On reaching Morotai, I went before an Army Tribunal where I pleaded guilty to being AWOL and was fined Five Pounds. So my sojourn came to an end. The campaign was known as Oboe 6. The casualty figures for the fighting on Labuan/Brunei Bay was 114 Australians killed, 221 wounded. Japanese casualties were 1500 killed by direct military action and 1800 killed by guerillas on other activities. 140 tons of shells were fired into the Japanese “Pocket” over a period of 5 days. On Balikpapen, 229 Australians were killed and 634 wounded. Japanese casualties were 2000 dead and 63 taken POW. 10,000 rockets and 23,000 naval shells were fired at the Japanese. At Tarakan, 235 Australians were killed, including Lt. Derrick, V.C. 669 were wounded. Japanese dead were 1540 and 200 surrendered. The total killed in the Borneo campaign was 578 Australians, which is over a hundred more than Australians killed in Vietnam.
Reference to Army activities in Western Australia can be found in the book, “Australia’s Forgotten Army, 1941-1945” by Graham McKenzie-Smith. The above campaigns in Labuan, Borneo, Tarakan and Balikpapen, British Borneo can be found in the books “The Unnecessary War” by Peter Charlton, and “On Target” the history of my Unit, 2/3 Light A.A.Regiment, where my name is mentioned in Pages 331 and 341.
My involvement in the Borneo campaign was the greatest adventure I have ever experienced, from the very day I stowed away until my return to Morotai, it was total euphoria. I never had one regret. The fine I incurred was my last in the Army, the first being in 1941 when I was at Tamworth. We were told that we were going overseas within a few weeks, and all leave was cancelled. That night, the whole camp went AWL, and boarded a train for Sydney. We boarded a train at Central a few days later to return to camp, minus tickets. When we got to Werris Creek, the Police and railway staff kicked us off the train which was a long way from camp. Eventually, an empty coal train came along and we all scrambled aboard. It was a nightmare of a trip, freezing cold, and when we arrived at Tamworth we were covered in coal dust. I was fined Forty Dollars, which was a lot of money considering I was only on 3o cents a day. My next transgression was in Beirut when I was standing outside the Marshall Foch Barracks in the Rue de Lyon, where I was camped, when the Pommy MPs asked me for by leave pass. I told them I didn’t need one as I was camped at the Barracks. They didn’t believe me, and next minute I’m on my way to a military prison where I only stayed a few hours, as other soldiers had seen me being taken away, and I was soon released without a charge, or an apology.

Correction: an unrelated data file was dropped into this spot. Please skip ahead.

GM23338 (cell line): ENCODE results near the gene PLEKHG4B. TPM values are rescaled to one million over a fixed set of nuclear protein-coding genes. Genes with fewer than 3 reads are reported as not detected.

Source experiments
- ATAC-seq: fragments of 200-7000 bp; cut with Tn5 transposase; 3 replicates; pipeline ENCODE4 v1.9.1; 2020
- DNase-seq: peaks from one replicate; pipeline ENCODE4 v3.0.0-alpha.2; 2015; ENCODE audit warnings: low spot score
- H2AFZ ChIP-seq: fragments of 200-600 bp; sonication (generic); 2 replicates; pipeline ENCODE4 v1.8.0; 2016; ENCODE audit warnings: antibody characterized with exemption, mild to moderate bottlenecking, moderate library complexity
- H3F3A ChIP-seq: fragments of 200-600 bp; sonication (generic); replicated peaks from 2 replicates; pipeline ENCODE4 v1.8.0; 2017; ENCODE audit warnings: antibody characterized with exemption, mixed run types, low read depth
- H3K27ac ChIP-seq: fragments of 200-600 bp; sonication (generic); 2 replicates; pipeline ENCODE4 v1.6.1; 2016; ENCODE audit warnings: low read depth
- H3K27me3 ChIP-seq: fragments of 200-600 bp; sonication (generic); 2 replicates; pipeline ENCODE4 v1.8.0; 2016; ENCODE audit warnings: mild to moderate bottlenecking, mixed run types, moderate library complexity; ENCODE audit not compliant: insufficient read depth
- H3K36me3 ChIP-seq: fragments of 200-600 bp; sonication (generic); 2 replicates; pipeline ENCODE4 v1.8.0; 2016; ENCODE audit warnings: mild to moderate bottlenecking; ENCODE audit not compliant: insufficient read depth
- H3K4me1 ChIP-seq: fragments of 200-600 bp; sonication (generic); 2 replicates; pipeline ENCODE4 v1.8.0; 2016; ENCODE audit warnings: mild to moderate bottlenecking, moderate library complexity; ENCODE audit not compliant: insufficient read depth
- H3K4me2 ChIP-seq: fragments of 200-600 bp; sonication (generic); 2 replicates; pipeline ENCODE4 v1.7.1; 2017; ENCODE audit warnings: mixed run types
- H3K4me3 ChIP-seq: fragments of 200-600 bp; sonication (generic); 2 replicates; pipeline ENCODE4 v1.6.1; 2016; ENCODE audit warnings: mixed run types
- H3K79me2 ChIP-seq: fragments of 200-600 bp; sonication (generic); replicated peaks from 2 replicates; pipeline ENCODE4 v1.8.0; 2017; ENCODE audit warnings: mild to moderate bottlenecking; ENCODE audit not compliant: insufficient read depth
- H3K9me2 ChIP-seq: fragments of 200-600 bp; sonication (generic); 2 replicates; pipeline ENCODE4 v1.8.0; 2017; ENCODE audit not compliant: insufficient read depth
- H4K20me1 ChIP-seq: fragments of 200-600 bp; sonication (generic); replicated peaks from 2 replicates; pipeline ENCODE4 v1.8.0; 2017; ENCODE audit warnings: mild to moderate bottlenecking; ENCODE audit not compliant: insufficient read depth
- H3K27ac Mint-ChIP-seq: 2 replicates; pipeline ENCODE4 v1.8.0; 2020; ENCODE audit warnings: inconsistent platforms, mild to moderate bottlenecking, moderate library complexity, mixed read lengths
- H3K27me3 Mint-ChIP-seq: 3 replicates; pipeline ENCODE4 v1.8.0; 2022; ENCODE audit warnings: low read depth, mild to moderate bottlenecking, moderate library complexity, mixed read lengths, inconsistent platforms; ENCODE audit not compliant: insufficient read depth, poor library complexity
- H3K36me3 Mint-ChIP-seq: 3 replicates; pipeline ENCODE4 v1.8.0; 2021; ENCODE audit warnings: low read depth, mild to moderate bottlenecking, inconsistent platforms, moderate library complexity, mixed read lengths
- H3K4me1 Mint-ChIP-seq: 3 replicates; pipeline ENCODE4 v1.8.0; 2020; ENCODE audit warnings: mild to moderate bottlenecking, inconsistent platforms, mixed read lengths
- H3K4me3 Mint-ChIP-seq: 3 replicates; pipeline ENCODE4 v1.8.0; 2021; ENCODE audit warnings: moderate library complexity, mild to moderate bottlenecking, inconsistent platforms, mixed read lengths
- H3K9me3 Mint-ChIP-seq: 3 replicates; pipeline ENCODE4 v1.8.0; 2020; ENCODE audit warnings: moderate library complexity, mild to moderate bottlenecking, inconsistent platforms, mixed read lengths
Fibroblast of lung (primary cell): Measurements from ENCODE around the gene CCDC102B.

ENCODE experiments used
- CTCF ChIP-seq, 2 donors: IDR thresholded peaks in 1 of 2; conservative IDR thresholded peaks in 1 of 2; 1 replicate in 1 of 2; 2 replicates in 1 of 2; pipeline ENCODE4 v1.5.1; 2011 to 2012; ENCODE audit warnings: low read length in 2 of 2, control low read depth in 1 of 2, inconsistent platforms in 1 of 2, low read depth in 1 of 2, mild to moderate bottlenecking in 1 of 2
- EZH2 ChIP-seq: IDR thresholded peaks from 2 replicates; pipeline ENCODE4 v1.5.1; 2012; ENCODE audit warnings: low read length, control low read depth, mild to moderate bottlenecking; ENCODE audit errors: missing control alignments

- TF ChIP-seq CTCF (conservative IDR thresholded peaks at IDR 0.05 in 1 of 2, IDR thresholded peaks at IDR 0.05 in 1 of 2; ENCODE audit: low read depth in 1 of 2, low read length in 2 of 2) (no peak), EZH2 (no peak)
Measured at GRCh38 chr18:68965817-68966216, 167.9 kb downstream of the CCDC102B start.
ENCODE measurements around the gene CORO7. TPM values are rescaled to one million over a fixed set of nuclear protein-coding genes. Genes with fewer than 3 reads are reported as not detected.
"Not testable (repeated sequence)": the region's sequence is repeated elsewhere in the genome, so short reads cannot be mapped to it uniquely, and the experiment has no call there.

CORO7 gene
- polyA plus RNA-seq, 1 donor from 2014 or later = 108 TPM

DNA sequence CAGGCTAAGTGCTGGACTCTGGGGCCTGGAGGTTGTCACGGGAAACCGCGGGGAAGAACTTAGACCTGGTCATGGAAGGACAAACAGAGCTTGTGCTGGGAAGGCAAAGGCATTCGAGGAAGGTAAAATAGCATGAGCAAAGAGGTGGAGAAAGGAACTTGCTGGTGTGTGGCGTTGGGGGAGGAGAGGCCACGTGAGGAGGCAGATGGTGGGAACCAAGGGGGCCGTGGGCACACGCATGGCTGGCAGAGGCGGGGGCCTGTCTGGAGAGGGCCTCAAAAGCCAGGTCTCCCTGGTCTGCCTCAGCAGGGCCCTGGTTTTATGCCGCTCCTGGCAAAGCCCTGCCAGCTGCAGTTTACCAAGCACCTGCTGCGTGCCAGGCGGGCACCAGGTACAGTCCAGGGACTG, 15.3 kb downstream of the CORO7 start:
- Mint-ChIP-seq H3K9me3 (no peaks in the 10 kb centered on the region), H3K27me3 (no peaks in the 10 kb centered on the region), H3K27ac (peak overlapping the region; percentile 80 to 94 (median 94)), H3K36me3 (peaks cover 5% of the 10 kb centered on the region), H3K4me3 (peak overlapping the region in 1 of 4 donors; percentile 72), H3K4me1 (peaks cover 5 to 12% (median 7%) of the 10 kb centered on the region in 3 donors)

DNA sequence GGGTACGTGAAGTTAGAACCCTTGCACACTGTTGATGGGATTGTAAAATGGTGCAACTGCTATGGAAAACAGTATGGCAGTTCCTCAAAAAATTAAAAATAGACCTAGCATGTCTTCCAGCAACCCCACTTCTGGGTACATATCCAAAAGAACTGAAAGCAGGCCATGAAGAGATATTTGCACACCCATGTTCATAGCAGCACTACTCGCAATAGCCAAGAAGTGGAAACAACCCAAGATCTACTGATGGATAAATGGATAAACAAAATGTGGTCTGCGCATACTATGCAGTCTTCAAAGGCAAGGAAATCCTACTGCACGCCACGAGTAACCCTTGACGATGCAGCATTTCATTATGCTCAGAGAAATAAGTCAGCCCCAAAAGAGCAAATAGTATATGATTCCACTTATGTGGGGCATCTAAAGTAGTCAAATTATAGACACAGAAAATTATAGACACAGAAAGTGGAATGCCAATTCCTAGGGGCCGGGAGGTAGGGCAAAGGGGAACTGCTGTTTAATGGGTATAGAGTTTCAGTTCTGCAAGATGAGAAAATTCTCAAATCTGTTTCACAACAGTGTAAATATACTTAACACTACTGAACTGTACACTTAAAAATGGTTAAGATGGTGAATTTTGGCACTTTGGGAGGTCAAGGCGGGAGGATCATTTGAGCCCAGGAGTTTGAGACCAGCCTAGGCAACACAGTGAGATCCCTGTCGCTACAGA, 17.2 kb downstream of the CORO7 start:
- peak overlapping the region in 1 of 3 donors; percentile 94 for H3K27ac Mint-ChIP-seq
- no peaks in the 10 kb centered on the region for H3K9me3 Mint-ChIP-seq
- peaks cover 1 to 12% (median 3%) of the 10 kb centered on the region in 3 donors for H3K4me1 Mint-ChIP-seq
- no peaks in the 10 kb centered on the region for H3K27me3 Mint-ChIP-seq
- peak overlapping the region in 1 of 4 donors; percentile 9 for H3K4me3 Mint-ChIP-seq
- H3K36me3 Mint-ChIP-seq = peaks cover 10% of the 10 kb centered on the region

My next involvement was on my 21st birthday. I was camped at Pearce Airfield, outside Perth W.A. when an Army staff car arrived to pick me up and take me to Bassendean where a party had been arranged at our camp there. When we got to Guildford, the boys stopped outside the Hotel and went into the pub for a drink. I stayed on the footpath outside. Next minute, the Provosts pulled up and asked for my leave pass. I couldn’t get through to the ignorant bastards that I didn’t need a pass, as I was in transit. They wouldn’t check inside the pub, and I was carted off to a lock-up in Stirling Street, Perth, where I stayed for a few hours, being released without being charged. The 21st party in North Road Bassendean that night was a great success.
Life back at Morotai was an anti-climax after Labuan, I met up with my brother Jim who had been to the Phillipines with the American Army, also I saw Reg Farrant, an old Army mate who had transferred to the RAAF and had been shot down over Kuching, Borneo. Reg had escaped capture by the Japanese by travelling over 300 miles in 21 days, through dense jungle. He was an officer then, and we had a great reunion.